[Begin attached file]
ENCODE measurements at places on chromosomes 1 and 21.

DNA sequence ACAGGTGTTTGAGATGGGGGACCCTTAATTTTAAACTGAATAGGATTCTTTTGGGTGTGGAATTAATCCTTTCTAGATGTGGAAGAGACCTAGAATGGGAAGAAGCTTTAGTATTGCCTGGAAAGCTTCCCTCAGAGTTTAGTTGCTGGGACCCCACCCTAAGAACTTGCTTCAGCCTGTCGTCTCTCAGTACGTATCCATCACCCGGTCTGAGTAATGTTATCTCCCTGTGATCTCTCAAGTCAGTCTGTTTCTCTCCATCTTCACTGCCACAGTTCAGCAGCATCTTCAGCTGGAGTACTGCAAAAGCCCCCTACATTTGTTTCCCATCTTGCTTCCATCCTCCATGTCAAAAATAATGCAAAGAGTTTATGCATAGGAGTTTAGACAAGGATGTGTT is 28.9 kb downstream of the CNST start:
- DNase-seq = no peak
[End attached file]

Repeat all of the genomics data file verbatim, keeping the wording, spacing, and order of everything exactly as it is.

ENCODE measurements at places on chromosomes 1 and 21.

DNA sequence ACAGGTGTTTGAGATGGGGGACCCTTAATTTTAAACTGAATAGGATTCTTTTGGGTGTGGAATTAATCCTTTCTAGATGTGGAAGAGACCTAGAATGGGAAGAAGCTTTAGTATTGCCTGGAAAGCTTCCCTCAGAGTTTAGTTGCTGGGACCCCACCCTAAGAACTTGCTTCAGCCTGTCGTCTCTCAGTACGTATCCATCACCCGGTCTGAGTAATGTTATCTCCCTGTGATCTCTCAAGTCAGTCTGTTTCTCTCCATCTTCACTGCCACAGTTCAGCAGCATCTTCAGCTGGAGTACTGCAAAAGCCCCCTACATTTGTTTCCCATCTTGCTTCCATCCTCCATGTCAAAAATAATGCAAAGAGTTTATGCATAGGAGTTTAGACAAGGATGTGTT is 28.9 kb downstream of the CNST start:
- DNase-seq = no peak